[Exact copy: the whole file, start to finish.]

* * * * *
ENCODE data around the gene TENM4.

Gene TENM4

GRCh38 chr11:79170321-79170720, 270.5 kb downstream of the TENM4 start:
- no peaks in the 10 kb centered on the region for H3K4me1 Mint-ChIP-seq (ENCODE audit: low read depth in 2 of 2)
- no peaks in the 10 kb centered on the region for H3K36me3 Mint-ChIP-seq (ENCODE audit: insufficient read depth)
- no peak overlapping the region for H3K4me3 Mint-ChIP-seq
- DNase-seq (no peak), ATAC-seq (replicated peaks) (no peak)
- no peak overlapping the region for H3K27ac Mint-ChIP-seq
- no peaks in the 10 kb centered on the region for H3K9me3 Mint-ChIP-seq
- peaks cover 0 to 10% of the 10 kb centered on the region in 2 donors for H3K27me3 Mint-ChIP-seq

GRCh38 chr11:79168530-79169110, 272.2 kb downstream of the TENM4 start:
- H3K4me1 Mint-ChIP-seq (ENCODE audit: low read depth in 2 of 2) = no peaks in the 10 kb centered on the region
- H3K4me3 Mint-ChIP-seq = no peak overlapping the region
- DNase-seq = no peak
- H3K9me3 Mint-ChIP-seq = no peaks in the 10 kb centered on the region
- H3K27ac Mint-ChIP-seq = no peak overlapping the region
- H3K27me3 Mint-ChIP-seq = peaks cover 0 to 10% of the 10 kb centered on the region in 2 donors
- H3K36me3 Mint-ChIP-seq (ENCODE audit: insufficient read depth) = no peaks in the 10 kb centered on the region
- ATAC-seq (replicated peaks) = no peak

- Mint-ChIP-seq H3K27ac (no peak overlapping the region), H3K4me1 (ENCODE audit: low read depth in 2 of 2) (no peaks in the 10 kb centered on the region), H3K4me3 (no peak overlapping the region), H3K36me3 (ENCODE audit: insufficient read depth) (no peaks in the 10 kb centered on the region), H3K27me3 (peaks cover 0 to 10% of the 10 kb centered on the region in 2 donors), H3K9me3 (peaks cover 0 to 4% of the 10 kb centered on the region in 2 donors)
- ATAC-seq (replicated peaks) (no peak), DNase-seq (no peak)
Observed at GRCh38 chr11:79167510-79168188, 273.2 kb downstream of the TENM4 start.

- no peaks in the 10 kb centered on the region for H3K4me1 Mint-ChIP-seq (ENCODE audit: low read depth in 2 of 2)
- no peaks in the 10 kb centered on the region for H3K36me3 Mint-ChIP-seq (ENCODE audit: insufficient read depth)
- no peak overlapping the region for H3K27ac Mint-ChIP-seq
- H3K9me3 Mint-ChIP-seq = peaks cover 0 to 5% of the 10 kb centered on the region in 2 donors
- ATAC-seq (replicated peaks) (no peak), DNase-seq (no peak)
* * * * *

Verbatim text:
ENCODE data around the gene TENM4.

Gene TENM4

GRCh38 chr11:79170321-79170720, 270.5 kb downstream of the TENM4 start:
- no peaks in the 10 kb centered on the region for H3K4me1 Mint-ChIP-seq (ENCODE audit: low read depth in 2 of 2)
- no peaks in the 10 kb centered on the region for H3K36me3 Mint-ChIP-seq (ENCODE audit: insufficient read depth)
- no peak overlapping the region for H3K4me3 Mint-ChIP-seq
- DNase-seq (no peak), ATAC-seq (replicated peaks) (no peak)
- no peak overlapping the region for H3K27ac Mint-ChIP-seq
- no peaks in the 10 kb centered on the region for H3K9me3 Mint-ChIP-seq
- peaks cover 0 to 10% of the 10 kb centered on the region in 2 donors for H3K27me3 Mint-ChIP-seq

GRCh38 chr11:79168530-79169110, 272.2 kb downstream of the TENM4 start:
- H3K4me1 Mint-ChIP-seq (ENCODE audit: low read depth in 2 of 2) = no peaks in the 10 kb centered on the region
- H3K4me3 Mint-ChIP-seq = no peak overlapping the region
- DNase-seq = no peak
- H3K9me3 Mint-ChIP-seq = no peaks in the 10 kb centered on the region
- H3K27ac Mint-ChIP-seq = no peak overlapping the region
- H3K27me3 Mint-ChIP-seq = peaks cover 0 to 10% of the 10 kb centered on the region in 2 donors
- H3K36me3 Mint-ChIP-seq (ENCODE audit: insufficient read depth) = no peaks in the 10 kb centered on the region
- ATAC-seq (replicated peaks) = no peak

- Mint-ChIP-seq H3K27ac (no peak overlapping the region), H3K4me1 (ENCODE audit: low read depth in 2 of 2) (no peaks in the 10 kb centered on the region), H3K4me3 (no peak overlapping the region), H3K36me3 (ENCODE audit: insufficient read depth) (no peaks in the 10 kb centered on the region), H3K27me3 (peaks cover 0 to 10% of the 10 kb centered on the region in 2 donors), H3K9me3 (peaks cover 0 to 4% of the 10 kb centered on the region in 2 donors)
- ATAC-seq (replicated peaks) (no peak), DNase-seq (no peak)
Observed at GRCh38 chr11:79167510-79168188, 273.2 kb downstream of the TENM4 start.

- no peaks in the 10 kb centered on the region for H3K4me1 Mint-ChIP-seq (ENCODE audit: low read depth in 2 of 2)
- no peaks in the 10 kb centered on the region for H3K36me3 Mint-ChIP-seq (ENCODE audit: insufficient read depth)
- no peak overlapping the region for H3K27ac Mint-ChIP-seq
- H3K9me3 Mint-ChIP-seq = peaks cover 0 to 5% of the 10 kb centered on the region in 2 donors
- ATAC-seq (replicated peaks) (no peak), DNase-seq (no peak)